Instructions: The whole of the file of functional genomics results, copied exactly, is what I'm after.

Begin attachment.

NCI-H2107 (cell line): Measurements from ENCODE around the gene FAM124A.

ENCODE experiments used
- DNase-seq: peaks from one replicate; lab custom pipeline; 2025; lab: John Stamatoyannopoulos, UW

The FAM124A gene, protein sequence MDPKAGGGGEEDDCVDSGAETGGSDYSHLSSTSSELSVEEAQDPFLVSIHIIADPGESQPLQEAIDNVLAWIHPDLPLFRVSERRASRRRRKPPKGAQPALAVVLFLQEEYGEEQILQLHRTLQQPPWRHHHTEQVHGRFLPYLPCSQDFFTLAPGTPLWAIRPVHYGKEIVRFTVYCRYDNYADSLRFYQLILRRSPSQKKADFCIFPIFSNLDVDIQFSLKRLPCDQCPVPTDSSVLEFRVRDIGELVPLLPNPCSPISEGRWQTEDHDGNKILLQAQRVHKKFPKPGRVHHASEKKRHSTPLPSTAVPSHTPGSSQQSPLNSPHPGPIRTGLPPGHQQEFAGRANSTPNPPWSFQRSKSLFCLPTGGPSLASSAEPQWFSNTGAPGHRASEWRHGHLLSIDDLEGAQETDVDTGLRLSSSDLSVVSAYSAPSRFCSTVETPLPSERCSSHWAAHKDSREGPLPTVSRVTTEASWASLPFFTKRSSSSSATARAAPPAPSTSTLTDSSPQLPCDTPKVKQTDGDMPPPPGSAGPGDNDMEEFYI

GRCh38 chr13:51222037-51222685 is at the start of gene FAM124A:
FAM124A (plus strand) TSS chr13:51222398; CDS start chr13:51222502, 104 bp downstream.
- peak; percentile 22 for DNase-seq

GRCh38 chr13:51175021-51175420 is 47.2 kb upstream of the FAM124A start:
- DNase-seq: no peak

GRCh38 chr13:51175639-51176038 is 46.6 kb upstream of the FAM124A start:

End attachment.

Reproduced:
NCI-H2107 (cell line): Measurements from ENCODE around the gene FAM124A.

ENCODE experiments used
- DNase-seq: peaks from one replicate; lab custom pipeline; 2025; lab: John Stamatoyannopoulos, UW

The FAM124A gene, protein sequence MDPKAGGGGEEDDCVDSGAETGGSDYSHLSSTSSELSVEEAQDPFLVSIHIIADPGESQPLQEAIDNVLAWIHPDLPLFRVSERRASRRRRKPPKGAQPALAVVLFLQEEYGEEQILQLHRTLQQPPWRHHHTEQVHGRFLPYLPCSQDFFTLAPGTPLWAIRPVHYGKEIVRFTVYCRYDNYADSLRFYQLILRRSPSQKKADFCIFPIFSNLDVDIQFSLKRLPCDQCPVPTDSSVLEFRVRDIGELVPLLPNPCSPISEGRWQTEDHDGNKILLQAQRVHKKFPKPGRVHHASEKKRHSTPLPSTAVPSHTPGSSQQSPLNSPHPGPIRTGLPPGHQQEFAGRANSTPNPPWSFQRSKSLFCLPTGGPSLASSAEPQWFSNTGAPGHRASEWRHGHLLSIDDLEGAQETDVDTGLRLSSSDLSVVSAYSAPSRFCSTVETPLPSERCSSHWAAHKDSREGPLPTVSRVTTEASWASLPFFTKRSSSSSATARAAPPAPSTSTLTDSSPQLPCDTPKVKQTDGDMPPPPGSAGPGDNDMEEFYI

GRCh38 chr13:51222037-51222685 is at the start of gene FAM124A:
FAM124A (plus strand) TSS chr13:51222398; CDS start chr13:51222502, 104 bp downstream.
- peak; percentile 22 for DNase-seq

GRCh38 chr13:51175021-51175420 is 47.2 kb upstream of the FAM124A start:
- DNase-seq: no peak

GRCh38 chr13:51175639-51176038 is 46.6 kb upstream of the FAM124A start: